And then the delivery food services like door dash? Why in the name of all that is holy is their tip tied to the price of the food? It’s no different to them if they are delivering a burger or filet mignon. $5 if you get it here on time. My area most restaurants are 15 minutes away. You should easily get 2+ deliveries in an hour. $5 tip works out to $10 per hour or more for basic delivery. Yet the doordash app will try to suggest 20% or higher tips, in advance, in addition to delivery fees.

Sorry for the long comment, but I totally agree with your position. Tipping has gotten ridiculous.

I tip 20% for exceptional service which includes personal interaction. Bad service gets 10% (Benefit of the doubt, everybody may have a bad day) and shitty service/food gets a penny and the promise of me never coming back.

I try to be a kind tipper. Usually it takes some SERIOUS screwing up to get me to lowball or zero a tip, and at that point I won’t be coming back. Like, EVER. Holding grudges is just part of my family tradition, after all. 🙂

The overarching problem, though, is the minimum wage scam, which presumes labor has some inherent value when it does not.

I’ll “overtip” when the service is exceptional – very unobtrusively maintaining the table ahead of need (my water glass is down to 1/3 so with my barely noticing it’s refilled, replacing a bar drink or filling a coffee cup when the server 1) sees mine is empty and 2) knows I’ll want a second). And, I’ll often mention the exceptional service to the owner or manager; criticism and praise both deserve equal recognition.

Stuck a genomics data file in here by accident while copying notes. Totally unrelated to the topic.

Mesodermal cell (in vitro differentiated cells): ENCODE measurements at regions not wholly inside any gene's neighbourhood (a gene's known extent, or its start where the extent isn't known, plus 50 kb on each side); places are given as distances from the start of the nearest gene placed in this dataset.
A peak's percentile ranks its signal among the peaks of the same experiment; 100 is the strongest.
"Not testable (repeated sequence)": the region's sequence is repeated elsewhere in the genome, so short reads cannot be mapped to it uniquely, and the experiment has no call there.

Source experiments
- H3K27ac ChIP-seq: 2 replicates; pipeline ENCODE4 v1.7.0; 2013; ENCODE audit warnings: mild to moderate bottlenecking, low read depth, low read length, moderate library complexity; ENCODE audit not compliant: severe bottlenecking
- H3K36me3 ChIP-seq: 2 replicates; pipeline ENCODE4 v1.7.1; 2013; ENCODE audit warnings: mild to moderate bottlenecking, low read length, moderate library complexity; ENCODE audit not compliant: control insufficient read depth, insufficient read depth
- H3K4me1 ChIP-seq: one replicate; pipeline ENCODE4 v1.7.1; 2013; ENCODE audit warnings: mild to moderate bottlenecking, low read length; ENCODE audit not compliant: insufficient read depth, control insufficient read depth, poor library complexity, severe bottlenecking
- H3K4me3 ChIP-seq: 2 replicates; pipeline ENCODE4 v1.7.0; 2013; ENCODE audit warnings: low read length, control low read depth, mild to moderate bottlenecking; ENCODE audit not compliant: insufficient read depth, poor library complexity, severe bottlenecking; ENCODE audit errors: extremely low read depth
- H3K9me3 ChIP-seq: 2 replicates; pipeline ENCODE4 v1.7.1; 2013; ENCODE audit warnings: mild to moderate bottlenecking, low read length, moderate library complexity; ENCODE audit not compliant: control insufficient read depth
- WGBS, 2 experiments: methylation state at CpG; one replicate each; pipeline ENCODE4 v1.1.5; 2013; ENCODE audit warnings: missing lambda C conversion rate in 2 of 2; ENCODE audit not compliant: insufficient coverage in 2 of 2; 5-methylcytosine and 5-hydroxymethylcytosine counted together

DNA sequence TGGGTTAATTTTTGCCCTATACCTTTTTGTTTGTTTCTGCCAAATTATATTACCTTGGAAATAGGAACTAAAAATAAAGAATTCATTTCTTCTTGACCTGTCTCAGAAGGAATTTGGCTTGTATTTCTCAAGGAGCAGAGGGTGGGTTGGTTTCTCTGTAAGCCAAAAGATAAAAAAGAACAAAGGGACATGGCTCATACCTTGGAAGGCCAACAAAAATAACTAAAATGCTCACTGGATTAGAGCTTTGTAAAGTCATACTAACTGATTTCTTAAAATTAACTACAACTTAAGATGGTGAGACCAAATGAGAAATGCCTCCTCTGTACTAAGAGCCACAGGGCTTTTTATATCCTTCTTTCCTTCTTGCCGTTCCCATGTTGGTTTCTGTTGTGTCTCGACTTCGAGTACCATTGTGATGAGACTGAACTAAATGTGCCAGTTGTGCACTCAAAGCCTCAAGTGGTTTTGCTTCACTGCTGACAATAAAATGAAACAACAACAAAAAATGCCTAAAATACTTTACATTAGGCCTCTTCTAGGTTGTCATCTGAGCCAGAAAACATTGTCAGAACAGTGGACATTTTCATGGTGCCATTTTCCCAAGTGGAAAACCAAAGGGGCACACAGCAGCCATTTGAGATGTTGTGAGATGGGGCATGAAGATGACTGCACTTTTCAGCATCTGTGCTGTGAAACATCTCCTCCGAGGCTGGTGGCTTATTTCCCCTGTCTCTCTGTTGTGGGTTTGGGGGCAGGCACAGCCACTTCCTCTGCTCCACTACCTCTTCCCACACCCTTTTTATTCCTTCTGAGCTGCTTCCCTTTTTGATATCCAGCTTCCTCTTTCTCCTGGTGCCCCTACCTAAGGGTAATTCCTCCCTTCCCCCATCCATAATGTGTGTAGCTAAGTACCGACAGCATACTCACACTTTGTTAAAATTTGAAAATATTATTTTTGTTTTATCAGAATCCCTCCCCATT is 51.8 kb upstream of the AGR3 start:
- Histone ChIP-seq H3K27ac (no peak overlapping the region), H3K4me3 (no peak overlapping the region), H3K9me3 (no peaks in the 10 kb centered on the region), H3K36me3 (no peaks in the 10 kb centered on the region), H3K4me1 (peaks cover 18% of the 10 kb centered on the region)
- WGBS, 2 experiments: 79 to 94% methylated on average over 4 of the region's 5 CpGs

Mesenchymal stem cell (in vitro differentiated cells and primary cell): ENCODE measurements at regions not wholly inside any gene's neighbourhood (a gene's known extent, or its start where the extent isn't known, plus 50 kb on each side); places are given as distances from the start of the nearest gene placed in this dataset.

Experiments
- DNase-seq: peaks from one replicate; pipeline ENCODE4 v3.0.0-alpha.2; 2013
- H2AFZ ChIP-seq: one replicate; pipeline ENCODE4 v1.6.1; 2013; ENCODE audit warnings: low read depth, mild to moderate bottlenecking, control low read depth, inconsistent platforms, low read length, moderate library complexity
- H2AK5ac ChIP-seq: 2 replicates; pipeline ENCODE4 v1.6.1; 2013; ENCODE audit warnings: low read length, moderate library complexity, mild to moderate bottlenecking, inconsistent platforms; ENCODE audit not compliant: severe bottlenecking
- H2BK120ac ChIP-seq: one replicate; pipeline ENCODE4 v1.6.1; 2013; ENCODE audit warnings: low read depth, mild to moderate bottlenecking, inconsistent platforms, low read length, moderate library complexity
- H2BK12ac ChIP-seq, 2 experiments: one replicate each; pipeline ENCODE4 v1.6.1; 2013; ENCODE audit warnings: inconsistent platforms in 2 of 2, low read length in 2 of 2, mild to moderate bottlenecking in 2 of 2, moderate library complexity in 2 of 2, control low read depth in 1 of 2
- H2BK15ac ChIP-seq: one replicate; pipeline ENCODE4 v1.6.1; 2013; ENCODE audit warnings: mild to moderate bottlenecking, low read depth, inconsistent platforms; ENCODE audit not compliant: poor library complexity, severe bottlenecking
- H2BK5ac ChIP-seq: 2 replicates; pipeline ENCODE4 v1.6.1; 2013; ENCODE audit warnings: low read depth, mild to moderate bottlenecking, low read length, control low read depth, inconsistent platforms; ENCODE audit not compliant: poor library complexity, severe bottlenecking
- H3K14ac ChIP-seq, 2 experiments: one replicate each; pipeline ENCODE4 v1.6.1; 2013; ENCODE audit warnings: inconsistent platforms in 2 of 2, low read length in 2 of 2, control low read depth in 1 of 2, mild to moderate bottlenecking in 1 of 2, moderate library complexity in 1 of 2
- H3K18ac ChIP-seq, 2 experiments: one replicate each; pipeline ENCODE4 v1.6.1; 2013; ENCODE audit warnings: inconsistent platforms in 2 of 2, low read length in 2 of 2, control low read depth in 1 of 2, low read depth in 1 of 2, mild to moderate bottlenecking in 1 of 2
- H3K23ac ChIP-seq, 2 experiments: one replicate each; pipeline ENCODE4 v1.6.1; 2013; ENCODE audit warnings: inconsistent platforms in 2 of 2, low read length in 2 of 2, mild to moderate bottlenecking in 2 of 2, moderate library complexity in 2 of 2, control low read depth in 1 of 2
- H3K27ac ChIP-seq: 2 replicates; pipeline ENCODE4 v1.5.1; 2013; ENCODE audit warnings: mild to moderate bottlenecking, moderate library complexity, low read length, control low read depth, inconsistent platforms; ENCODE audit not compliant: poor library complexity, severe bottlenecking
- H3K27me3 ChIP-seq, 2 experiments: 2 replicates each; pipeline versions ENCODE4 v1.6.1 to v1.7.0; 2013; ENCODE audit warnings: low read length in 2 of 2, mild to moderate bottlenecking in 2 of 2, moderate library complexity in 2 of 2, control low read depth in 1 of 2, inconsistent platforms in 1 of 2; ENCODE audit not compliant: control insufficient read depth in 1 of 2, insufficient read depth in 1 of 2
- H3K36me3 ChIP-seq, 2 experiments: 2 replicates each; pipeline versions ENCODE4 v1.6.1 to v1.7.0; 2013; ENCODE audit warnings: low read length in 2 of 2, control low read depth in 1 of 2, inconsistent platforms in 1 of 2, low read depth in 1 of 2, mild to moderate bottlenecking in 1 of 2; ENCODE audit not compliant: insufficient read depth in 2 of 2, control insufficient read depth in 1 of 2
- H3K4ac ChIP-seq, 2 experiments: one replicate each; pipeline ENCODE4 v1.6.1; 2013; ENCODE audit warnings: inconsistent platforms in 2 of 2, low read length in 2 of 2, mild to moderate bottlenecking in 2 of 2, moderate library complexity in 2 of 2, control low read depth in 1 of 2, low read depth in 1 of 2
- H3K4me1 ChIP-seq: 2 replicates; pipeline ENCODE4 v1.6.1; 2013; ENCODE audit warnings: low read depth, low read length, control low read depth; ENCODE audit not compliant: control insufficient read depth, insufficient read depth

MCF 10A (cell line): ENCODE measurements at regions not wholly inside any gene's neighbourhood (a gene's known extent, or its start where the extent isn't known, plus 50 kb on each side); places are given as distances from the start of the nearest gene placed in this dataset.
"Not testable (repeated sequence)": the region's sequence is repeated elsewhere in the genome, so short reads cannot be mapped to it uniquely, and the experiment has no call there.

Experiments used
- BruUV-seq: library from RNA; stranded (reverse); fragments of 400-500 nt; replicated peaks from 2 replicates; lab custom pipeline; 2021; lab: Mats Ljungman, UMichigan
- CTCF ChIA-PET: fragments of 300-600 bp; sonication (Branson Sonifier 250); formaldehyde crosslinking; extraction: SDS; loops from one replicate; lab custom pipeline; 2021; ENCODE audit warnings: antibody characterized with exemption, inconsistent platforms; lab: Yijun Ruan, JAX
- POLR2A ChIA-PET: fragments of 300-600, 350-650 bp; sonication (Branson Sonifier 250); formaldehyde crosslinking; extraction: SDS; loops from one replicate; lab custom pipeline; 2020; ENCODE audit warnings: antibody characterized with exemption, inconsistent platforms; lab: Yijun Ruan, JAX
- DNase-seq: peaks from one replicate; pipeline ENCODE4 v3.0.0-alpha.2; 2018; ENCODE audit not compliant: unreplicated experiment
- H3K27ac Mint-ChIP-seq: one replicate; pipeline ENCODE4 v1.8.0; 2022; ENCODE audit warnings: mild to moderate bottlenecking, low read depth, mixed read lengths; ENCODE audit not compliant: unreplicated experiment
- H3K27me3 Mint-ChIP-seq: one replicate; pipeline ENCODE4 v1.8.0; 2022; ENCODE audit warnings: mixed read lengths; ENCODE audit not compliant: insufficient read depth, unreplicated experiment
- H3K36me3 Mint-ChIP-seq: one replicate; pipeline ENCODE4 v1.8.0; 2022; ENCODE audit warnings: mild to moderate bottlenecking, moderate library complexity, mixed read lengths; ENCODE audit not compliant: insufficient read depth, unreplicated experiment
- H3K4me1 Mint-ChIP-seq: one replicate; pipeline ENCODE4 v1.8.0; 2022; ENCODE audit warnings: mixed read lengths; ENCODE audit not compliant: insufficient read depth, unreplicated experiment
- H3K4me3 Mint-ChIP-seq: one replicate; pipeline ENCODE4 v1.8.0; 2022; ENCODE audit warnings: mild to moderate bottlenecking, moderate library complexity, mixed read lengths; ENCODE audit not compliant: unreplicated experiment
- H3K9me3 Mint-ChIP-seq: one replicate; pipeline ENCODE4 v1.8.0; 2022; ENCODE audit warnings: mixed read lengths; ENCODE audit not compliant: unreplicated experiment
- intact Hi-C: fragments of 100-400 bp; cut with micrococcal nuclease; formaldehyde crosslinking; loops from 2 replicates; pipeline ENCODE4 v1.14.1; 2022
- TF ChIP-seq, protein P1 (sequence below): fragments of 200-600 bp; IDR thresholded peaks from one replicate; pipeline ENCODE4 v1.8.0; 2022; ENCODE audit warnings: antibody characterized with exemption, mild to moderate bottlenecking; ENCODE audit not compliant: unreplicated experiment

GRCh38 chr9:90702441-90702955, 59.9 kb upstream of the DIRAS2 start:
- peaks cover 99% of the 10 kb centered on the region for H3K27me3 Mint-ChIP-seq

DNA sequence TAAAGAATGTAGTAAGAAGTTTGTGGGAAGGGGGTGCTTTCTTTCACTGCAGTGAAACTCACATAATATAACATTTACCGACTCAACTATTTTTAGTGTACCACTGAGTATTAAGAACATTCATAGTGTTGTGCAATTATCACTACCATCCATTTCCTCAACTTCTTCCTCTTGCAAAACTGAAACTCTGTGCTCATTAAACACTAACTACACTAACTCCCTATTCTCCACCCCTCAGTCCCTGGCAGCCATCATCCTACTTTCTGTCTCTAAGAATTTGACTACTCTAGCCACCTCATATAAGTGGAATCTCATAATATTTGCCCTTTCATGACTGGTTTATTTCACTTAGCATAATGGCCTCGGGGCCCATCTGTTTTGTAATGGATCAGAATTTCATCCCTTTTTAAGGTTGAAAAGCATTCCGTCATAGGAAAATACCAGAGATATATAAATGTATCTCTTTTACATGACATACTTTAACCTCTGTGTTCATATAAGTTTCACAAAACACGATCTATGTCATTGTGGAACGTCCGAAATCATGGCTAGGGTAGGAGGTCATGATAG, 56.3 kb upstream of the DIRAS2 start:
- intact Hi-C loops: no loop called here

For poor service I never “not tip” – I’ll severely undertip to send the message. Sometimes, to make sure the message is not missed or misunderstood, I’ll tape a dime to a 3X5 card with the hand-printed message “better tips available for better service.” If it happens twice I never return to that establishment and let the manager or owner know why on the way out.

We’ve turned around and walked out of nearly empty restaurants at times when they should be filled with lunch or dinner customers – there’s a reason no one is there.

The 5000 calorie 80 grams of carbs sandwich shack starts out at $14 an hour, Bezoszon is hiring at around $19 an hour, CCP-Mart from Arkansas starts at $12.
The hidden costs are all the mommygov and state social welfare programs that the low wage workers use.
That evil white male capitalist patriarchy it is keeping the comrades down! (sarc)

I agree with the premise on getting what you pay for. Also, on the “minimum wage”.

However, I would ask, have you ever been a server in a restaurant? A good server is not an unskilled labor position. Often a heartbeat may be hired by a poorly ran or desperate restaurant. But serving/waiting tables can be a difficult, stressful job. You seriously underestimate the value that a good server provides in the logistics as well as the advocacy for the customer throughout the process.

Skilled or not, I am not the one who hired you. If you have a beef with what you are paid, you take it up with your boss, like the rest of us.